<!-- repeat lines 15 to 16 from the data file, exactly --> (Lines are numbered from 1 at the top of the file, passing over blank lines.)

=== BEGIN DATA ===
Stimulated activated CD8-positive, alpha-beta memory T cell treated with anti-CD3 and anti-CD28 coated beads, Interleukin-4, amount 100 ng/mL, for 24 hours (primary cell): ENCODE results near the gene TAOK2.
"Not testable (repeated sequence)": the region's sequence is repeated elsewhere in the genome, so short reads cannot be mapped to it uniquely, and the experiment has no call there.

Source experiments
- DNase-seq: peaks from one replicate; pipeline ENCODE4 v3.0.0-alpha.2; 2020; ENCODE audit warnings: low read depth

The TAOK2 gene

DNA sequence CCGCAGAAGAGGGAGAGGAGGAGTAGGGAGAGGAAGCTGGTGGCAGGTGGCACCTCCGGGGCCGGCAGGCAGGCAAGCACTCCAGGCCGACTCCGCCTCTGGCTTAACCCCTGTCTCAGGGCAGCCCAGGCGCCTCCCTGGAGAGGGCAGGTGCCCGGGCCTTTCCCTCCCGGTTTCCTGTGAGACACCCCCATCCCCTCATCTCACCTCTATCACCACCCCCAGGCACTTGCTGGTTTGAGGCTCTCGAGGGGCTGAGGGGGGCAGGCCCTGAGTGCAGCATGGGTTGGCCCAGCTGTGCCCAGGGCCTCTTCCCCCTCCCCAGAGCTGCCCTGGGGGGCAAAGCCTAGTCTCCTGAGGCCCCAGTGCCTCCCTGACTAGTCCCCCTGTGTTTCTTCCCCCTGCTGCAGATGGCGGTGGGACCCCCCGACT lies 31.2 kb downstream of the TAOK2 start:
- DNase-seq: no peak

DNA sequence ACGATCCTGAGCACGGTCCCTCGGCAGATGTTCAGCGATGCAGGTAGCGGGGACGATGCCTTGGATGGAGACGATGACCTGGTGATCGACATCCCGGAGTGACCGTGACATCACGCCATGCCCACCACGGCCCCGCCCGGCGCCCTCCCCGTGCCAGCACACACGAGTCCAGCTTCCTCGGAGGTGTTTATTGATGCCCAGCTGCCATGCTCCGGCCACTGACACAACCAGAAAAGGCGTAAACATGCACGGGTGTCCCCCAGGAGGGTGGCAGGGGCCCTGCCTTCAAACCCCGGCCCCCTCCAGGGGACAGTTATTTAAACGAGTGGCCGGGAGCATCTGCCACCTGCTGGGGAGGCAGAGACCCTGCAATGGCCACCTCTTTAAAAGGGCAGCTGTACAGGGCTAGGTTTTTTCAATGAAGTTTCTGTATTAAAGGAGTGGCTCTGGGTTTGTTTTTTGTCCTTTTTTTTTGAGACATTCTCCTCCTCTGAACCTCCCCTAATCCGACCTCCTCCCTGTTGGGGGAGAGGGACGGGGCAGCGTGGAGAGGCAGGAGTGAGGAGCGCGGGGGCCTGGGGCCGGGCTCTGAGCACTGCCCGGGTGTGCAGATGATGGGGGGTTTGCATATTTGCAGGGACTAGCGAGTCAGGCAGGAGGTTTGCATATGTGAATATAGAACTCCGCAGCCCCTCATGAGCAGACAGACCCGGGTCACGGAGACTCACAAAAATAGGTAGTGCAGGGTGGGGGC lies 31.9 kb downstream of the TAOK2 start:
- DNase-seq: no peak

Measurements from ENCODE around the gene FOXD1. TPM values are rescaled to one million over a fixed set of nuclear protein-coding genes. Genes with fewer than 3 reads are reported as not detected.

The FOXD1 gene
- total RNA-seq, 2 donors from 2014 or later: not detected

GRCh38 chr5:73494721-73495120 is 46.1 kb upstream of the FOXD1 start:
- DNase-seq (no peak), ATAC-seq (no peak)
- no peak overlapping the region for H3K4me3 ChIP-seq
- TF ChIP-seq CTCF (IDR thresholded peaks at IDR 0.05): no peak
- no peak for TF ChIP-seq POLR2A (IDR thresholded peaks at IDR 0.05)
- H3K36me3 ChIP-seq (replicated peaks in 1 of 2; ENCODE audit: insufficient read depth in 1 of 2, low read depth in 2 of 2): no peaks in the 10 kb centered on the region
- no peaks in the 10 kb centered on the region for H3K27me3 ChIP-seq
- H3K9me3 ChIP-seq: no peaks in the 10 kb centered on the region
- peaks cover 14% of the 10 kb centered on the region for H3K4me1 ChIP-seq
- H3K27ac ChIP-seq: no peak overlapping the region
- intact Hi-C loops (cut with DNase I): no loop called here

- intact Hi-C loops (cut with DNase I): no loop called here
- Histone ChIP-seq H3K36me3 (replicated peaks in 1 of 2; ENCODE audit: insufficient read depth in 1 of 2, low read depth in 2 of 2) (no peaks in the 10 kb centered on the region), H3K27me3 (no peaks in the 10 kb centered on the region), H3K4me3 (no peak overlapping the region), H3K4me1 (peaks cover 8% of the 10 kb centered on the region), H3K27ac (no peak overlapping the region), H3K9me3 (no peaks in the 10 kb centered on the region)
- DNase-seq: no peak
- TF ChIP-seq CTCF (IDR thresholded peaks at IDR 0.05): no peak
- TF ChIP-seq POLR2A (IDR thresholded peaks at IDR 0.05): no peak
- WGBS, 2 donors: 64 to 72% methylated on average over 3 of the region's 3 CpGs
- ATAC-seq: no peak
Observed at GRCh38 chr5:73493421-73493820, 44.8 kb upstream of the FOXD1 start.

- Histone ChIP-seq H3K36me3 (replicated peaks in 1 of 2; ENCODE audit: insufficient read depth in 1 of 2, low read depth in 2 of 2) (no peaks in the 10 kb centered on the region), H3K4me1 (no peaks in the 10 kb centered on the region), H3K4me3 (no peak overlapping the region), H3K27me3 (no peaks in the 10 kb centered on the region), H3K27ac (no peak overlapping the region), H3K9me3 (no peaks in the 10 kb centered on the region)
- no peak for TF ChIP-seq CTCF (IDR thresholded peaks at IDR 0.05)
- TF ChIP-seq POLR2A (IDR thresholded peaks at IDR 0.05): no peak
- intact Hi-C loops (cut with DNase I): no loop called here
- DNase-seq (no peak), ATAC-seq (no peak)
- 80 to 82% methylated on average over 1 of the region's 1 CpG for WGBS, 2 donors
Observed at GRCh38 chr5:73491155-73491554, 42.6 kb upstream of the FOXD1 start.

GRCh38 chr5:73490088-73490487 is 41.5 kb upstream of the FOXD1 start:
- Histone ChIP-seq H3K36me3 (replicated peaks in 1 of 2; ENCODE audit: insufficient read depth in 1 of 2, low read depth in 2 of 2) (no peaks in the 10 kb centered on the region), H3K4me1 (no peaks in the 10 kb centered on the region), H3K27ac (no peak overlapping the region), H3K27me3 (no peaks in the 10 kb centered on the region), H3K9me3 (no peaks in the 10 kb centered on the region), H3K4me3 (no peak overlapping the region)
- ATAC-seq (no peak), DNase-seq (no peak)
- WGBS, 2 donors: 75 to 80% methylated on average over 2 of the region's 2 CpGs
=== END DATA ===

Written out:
- no peak overlapping the region for H3K4me3 ChIP-seq
- TF ChIP-seq CTCF (IDR thresholded peaks at IDR 0.05): no peak